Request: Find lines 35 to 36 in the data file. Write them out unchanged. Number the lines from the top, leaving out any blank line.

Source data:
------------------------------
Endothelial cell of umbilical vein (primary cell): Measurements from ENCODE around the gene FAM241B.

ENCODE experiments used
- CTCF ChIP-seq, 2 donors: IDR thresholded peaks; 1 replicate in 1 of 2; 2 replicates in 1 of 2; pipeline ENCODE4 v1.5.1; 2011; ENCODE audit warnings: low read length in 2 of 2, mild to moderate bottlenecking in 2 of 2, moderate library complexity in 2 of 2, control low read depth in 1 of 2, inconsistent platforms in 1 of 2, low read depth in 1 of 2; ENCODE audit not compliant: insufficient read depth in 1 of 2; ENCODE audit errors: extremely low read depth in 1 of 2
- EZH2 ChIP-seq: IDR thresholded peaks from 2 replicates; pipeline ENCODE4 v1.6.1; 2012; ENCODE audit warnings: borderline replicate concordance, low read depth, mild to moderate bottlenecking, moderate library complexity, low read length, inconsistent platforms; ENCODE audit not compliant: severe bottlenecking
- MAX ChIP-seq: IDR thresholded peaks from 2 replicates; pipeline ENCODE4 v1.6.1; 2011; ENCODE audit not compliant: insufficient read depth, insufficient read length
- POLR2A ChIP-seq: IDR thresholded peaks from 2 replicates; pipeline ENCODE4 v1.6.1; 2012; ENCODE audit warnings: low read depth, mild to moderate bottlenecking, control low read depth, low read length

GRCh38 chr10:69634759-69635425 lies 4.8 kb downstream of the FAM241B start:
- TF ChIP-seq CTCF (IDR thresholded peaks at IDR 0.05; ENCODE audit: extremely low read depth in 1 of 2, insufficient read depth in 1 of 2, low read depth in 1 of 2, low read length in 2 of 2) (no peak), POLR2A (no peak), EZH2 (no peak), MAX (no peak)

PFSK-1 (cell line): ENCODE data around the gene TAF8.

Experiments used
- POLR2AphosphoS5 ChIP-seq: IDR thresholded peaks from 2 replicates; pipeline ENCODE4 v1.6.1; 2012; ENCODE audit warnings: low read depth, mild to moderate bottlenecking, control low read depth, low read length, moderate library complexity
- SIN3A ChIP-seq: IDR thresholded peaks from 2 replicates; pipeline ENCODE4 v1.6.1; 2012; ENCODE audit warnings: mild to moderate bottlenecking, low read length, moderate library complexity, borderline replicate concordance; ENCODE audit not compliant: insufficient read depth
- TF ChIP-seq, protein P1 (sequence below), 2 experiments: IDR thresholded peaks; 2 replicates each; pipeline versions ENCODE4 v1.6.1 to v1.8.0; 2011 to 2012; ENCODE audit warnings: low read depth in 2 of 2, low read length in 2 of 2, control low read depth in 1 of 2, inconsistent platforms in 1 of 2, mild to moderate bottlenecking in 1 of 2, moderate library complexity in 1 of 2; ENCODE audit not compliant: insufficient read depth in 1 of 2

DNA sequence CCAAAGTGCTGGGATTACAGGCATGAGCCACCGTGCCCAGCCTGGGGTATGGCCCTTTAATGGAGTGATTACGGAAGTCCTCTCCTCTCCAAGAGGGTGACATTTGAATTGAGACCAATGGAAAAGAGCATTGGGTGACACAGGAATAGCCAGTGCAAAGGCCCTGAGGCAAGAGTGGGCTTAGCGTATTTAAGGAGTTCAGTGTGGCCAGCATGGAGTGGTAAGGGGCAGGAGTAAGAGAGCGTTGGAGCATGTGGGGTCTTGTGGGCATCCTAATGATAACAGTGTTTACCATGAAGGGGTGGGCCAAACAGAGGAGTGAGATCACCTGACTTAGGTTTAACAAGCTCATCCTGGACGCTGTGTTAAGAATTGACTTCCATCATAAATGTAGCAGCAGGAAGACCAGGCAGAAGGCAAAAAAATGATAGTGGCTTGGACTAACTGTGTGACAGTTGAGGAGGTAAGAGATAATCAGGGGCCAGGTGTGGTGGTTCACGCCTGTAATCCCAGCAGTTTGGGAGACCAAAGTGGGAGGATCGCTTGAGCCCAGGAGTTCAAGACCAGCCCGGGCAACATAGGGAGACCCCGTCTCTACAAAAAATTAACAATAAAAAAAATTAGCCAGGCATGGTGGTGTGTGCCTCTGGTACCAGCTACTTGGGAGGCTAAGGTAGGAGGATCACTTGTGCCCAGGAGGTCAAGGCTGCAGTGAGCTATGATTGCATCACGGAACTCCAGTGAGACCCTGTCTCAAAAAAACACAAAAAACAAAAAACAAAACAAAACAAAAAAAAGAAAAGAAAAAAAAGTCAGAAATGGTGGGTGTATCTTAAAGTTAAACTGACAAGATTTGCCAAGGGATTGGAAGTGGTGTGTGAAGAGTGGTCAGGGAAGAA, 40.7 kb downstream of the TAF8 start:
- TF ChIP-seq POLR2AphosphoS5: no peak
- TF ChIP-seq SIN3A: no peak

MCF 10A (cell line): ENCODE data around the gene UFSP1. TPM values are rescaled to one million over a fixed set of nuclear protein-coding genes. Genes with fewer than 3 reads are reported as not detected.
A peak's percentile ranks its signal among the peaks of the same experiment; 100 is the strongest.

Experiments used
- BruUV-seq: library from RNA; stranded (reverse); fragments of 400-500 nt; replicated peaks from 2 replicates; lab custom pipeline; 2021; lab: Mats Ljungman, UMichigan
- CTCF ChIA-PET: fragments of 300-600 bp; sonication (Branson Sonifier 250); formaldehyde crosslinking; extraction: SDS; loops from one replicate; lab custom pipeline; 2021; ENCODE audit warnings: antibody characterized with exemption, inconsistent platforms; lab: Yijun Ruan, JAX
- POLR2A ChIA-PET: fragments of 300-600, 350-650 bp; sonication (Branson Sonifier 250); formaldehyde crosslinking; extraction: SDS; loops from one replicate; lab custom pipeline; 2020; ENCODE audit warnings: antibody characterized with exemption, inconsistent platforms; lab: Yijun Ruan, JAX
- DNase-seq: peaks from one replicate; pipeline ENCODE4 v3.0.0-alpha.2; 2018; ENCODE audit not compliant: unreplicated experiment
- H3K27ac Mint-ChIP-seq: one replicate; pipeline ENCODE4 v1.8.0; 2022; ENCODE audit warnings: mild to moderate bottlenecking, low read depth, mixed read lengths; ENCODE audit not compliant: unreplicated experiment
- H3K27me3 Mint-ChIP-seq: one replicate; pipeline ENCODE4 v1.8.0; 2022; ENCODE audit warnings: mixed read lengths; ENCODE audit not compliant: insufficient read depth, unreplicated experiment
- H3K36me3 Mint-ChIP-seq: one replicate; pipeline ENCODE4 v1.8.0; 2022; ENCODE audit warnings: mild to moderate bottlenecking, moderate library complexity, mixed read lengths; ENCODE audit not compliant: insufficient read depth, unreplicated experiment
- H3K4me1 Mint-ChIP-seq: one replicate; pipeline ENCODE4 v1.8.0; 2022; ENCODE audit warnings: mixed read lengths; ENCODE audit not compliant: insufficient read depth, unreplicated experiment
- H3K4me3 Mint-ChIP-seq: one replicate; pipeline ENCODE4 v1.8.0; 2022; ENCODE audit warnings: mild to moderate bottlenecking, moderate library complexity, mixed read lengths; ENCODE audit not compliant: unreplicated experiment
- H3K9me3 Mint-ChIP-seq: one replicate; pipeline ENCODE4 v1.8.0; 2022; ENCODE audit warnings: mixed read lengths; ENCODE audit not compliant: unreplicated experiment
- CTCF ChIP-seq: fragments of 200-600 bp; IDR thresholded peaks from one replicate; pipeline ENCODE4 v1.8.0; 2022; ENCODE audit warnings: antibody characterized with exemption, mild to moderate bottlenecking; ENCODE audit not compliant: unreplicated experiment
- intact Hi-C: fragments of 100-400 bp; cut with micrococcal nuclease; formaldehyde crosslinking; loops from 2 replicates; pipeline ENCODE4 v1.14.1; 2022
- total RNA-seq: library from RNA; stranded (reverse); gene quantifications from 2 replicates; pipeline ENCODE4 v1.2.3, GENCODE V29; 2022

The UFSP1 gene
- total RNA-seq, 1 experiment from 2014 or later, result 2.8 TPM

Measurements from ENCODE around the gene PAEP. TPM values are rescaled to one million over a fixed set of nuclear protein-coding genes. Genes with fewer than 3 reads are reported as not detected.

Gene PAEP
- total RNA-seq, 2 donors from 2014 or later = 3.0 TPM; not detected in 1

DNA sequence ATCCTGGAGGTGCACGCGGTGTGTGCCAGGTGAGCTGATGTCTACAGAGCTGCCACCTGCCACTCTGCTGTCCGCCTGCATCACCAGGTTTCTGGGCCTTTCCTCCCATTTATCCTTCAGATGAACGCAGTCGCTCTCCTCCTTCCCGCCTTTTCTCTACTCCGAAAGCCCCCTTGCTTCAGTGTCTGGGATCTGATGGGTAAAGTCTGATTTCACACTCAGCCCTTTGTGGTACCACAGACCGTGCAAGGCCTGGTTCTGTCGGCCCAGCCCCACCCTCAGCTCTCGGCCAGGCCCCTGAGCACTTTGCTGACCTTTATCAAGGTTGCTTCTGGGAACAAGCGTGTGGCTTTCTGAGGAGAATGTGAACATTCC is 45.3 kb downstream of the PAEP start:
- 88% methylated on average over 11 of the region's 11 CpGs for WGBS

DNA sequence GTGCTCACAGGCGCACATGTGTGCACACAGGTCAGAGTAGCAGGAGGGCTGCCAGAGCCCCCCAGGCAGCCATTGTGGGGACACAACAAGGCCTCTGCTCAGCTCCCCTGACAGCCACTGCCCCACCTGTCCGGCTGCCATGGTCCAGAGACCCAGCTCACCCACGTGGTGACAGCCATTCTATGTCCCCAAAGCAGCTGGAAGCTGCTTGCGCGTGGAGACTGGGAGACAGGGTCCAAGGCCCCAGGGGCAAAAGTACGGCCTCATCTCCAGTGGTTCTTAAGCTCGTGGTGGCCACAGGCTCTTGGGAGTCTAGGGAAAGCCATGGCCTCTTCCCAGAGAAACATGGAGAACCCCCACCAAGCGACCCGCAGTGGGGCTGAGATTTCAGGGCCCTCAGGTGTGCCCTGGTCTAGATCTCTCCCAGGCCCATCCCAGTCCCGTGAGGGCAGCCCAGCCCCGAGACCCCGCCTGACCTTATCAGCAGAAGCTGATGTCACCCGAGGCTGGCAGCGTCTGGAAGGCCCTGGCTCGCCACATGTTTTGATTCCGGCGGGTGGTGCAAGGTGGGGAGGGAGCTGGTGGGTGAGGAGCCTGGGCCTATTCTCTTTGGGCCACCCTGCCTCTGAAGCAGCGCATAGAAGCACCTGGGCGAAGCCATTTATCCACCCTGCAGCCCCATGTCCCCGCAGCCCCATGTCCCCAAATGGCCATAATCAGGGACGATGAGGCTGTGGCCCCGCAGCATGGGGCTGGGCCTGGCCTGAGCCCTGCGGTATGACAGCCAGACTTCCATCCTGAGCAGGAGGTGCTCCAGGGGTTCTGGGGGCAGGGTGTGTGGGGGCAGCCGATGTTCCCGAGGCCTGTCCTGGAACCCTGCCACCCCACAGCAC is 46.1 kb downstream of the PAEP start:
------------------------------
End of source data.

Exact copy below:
Measurements from ENCODE around the gene PAEP. TPM values are rescaled to one million over a fixed set of nuclear protein-coding genes. Genes with fewer than 3 reads are reported as not detected.

Gene PAEP